I worked this afternoon. That means I had a substitute teaching job at the local high school. I picked up the key and signed in. As I was about to head to my first class, the secretary said, "Just a minute. We are having a Lockdown drill at 1:00. The students don't know but here is the procedure." She handed me a sheet with the instructions which were straight forward enough. Close the blinds, lock the door, shut out the lights. The students know where they are required to sit until the all clear.
Grade 9 math and they had a quiz. Everyone got into place and I handed out the quizzes. I found myself, not anxious exactly but a little apprehensive. Lockdown. If there is ever an armed intruder, or a situation where someone with a firearm might be in the school, the lockdown might save lives. What a world, I thought where 15 year olds in one of the safest countries in the world has to practice evasion of an armed threat.
The signal went and I closed blinds, locked doors and shut off the lights. We sat in the designated area against a wall in the hope that someone intent on causing us harm wouldn't be able to see us. The alarm continued and everyone sat quietly. THUMP, THUMP. Someone pounded on the door. Everyone remained quiet until the person had left. A bit later, the all clear came.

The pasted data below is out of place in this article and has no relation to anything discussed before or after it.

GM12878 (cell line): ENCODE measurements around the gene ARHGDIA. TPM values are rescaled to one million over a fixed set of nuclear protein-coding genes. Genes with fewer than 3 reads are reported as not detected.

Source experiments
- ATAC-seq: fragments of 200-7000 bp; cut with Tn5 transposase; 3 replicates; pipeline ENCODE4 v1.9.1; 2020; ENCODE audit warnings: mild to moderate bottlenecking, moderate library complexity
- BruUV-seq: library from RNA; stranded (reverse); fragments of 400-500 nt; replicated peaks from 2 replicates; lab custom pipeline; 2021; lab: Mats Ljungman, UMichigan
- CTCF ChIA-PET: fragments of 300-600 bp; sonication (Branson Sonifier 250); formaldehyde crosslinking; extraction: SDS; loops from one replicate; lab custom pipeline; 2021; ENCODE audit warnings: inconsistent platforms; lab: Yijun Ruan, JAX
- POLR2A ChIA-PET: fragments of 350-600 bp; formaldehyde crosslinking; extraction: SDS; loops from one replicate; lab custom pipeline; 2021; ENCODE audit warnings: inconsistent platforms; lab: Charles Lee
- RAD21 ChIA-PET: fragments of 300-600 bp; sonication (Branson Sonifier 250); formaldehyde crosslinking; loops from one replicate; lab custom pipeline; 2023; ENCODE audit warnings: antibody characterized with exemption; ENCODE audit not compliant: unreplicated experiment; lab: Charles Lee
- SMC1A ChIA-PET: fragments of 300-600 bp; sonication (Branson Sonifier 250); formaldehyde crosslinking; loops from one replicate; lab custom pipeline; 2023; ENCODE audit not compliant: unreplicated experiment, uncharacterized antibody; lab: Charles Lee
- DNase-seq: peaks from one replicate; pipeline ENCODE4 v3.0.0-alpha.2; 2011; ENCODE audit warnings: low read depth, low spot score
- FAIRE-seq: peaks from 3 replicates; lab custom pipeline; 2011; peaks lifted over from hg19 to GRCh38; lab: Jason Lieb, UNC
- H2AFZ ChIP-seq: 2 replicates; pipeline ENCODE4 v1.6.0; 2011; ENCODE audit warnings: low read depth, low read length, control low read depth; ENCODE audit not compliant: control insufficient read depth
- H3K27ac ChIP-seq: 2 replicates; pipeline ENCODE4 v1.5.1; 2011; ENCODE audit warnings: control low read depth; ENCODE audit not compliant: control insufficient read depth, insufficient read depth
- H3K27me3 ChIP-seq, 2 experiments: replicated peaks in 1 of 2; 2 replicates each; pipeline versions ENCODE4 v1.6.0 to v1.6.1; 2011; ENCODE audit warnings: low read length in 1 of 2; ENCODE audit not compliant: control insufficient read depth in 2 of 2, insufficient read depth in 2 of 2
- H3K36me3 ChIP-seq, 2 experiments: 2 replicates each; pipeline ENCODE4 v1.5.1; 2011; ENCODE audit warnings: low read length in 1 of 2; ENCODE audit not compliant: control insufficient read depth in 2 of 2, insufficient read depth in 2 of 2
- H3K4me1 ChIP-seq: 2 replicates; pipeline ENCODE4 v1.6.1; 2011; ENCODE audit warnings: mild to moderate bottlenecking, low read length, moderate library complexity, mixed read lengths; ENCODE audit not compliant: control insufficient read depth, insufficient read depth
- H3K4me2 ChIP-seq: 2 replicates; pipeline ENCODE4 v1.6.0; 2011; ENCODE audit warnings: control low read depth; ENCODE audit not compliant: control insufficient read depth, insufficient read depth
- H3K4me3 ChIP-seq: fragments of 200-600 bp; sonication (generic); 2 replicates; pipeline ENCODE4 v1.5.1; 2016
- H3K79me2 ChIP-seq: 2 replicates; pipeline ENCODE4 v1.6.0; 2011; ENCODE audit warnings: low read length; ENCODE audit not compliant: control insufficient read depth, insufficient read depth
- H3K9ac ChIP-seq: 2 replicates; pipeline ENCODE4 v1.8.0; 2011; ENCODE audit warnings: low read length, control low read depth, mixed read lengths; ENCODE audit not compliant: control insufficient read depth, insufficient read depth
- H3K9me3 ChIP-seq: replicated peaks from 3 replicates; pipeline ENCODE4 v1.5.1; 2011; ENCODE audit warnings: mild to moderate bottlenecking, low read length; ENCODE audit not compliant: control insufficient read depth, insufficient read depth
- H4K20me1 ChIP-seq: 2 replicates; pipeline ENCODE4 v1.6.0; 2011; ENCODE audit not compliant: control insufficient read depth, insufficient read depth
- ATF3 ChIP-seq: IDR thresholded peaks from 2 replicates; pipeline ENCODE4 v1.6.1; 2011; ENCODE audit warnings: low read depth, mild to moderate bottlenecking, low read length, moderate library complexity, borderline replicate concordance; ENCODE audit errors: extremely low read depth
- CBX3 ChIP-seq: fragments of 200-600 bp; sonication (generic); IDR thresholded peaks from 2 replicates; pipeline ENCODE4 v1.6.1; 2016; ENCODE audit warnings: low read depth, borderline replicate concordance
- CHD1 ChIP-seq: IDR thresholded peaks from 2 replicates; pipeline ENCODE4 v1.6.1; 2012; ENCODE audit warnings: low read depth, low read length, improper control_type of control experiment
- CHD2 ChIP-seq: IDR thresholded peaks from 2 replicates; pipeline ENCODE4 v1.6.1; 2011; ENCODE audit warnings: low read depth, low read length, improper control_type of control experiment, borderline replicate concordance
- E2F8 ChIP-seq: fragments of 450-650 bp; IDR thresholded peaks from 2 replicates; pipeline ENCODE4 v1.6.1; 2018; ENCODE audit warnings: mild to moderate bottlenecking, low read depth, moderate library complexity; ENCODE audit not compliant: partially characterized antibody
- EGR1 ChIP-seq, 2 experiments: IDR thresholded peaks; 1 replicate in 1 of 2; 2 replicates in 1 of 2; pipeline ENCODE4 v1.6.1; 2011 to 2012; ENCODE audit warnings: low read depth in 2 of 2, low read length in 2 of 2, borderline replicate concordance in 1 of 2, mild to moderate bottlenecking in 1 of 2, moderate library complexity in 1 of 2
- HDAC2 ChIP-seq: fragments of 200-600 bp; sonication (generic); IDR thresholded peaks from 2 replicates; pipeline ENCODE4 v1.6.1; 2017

One girl said, "I was scared when the banging came on the door." We knew it was a drill and yet...is this what we've come to?
While I was busy condemning the horror that is modern life, it suddenly reminded me of the bomb threats. Yes, years ago at this very school, the secretaries would answer the phone to hear someone say. "A bomb has been planted in the school."
The RCMP would be notified and everyone was sent home. Then the police would open and search lockers, the hallways, everywhere. Nothing was found. Conveniently, these threats would come when the weather was particularly pleasant. The policy was changed because the danger had been assessed and although the calls were still taken seriously, now the whole student body waited a safe distance away on the football field.
The last call that came said, "There will be a bomb threat at 1:00." We waited in the football field and eventually were allowed back into the school. The caller was apprehended and further threats ceased. The calls had apparently been a clumsy, but dangerous ploy to get a day off school.
I think there is a difference. Once the threats were evaluated and the danger deemed minor, there was a change in procedure. Once the caller was caught, the threats ended. Totally. School shootings haven't ended and although there are so many more in our American neighbour's schools, the threat never goes away. Sadly, my condemnation may not have been as far off. Today we must prepare for the unthinkable.
I've been writing on and off for years and this is where my more serious pieces will be.